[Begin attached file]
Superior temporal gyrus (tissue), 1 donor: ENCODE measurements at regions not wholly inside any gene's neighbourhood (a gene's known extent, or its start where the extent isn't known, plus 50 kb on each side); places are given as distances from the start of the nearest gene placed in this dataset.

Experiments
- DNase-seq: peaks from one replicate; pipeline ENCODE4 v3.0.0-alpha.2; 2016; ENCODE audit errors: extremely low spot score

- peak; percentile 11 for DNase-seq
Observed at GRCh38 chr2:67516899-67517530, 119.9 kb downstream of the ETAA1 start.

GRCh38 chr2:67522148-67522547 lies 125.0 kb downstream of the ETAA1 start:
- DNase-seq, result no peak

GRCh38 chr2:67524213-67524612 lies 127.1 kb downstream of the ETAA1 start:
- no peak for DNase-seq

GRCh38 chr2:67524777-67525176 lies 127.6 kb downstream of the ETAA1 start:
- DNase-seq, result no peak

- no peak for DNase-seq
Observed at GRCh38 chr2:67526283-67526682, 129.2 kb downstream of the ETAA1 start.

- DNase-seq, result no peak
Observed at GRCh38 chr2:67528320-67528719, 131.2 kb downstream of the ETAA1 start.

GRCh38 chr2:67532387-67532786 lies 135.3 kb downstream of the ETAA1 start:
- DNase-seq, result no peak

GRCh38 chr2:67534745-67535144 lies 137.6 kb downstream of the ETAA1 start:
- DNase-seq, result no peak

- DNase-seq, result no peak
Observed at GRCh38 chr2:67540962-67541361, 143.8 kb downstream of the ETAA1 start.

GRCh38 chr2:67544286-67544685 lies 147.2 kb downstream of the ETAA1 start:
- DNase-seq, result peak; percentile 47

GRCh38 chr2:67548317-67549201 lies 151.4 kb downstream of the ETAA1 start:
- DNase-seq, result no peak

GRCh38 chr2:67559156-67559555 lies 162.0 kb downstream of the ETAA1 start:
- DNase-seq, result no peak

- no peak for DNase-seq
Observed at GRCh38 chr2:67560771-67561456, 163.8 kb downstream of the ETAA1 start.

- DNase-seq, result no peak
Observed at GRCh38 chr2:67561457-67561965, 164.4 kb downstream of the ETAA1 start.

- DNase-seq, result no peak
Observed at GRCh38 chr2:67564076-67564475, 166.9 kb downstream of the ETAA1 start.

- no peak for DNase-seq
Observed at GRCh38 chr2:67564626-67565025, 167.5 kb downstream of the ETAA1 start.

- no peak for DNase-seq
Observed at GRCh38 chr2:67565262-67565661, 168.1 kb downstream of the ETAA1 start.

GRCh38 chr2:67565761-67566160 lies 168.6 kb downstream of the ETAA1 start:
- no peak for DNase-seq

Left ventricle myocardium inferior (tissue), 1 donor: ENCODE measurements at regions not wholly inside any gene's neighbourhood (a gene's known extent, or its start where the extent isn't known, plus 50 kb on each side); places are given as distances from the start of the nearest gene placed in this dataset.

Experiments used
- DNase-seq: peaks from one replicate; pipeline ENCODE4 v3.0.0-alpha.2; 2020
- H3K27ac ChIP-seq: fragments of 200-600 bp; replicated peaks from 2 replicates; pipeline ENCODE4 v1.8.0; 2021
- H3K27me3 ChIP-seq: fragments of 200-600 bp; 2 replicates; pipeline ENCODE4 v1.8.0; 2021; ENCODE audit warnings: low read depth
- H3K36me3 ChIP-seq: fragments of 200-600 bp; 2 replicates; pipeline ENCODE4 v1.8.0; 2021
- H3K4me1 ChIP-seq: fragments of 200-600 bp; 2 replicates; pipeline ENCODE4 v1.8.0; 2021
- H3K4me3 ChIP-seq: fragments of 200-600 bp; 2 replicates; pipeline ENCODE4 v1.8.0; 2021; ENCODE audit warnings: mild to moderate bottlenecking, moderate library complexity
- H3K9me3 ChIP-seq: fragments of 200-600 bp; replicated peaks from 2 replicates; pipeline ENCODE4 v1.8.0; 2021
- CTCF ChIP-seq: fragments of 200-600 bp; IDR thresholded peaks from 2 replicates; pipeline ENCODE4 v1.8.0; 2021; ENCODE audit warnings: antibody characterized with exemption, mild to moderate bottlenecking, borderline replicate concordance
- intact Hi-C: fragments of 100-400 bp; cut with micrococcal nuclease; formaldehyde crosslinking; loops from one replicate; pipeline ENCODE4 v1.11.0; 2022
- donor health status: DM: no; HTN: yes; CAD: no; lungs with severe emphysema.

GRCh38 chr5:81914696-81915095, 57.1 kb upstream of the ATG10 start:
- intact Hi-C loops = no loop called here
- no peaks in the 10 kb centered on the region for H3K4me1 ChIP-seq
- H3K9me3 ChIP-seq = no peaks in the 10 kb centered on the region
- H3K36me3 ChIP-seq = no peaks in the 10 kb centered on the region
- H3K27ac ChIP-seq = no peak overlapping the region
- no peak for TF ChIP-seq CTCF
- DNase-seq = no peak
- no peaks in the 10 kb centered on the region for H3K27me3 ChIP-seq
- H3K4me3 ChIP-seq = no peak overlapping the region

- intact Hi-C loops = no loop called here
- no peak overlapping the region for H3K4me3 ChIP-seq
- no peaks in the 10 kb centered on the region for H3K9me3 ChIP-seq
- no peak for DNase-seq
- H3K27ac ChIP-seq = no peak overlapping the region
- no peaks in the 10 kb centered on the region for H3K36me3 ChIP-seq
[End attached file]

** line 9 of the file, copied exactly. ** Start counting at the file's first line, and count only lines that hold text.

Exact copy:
- no peak for DNase-seq